Facts and figures
FGM first emerged in France as a result of the migration of practising African communities. The issue became the subject of public debate in 1982, when a baby, Bobo Traoré, died as a result of the procedure. Since 2000, the number of cases of FGM has gradually fallen, especially those carried out in France (Andro & Lesclingand, 2007). However, under-18s from practising communities remain at risk, particularly teenage girls—especially those travelling to parents’ country of origin (CNCDH, 2013, §17).
According to a study by the United Nations High Commissioner for Refugees (UNHCR), France is the top country of asylum for FGM-affected women and girls (Schirrmesiter, 2013). Between 2008 and 2011, over 20% of female asylum-seekers in France came from FGM-practising countries. The most recent figures available indicate that countries in which FGM is most prevalent accounted for the highest number of individuals seeking asylum in 2012 (OFPRA, 2014, p. 53). Almost 4,000 girls benefitted from protective status in France against the risks of FGM by end-2014 (OFPRA, 2014, p. 35).
In the 1980s, it was estimated that 80% of mothers from FGM-practising countries had been mutilated, with a further 70% of girls mutilated or at risk (CNCDH, 2013, §15). By 2004, the number of mutilated adult women residing in France was estimated at 53,000 (Andro & Lesclingand, 2009, p. 2-3).1)Based on an average of 42,000 women born in an FGM-risk country arriving in France after the age of 15, and 61,000 women born in Europe to families from FGM-risk countries of origin A 2007-09 Excision et Handicap (ExH) survey estimated that 11% of girls whose came parents from FGM-practising countries had been subjected to the procedure, of which 3% were born in France and 45% in a country with a high prevalence of FGM, mainly countries of West Africa, especially Mali, Senegal, Ivory Coast, Guinea-Conakry and Mauritania (Andro & Lesclingand, 2009). A further three girls in ten were deemed to be at risk of excision.2)Survey of girls up to the age of 15 and not mutilated at the time of the survey, based on the stated intentions of the father and mother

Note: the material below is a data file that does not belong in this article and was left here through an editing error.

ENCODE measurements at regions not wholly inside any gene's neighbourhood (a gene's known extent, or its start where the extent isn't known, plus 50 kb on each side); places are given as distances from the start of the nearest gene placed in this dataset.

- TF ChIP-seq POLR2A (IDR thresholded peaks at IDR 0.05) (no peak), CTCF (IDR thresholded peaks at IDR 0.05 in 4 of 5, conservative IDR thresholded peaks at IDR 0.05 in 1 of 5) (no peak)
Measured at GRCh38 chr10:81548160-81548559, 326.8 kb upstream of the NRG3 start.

Data collected by France’s Maternal and Child Protection Centres indicate that the problem of FGM is not limited to the departments of the Greater Paris Region, which are most affected, but extends to other areas—in particular the regions of Normandy, Auvergne-Rhône-Alpes, PACA, Nord–Pas-de-Calais-Picardie, Champagne-Ardenne-Lorraine, Centre-Poitou-Charente, Pays-de-la-Loire, Languedoc-Roussillon-Midi-Pyrénées and, to a lesser extent, Brittany and Bourgogne-Franche-Comté (Gillette-Faye, 1998 and 2016).
Neither national surveys on violence against women (ENVEFF, 2000) nor administrative and legal statistics (reporting, filing of complaints, etc.) collect data on FGM, resulting in a lack of up-to-date figures. However, the ongoing VIRAGE survey of violence against women does cover FGM, and is expected to contribute to a much fuller picture of the situation in France.
Main affected populations
There is general agreement among anthropologists, ethnologists and sociologists that between the 1980s and 2000, FGM in France mainly concerned the Soninke community. However, many other FGM-practising communities now live in France, reflecting the fact that FGM is practised in many regions of the world ((Gillette-Faye, 2016, p. 3).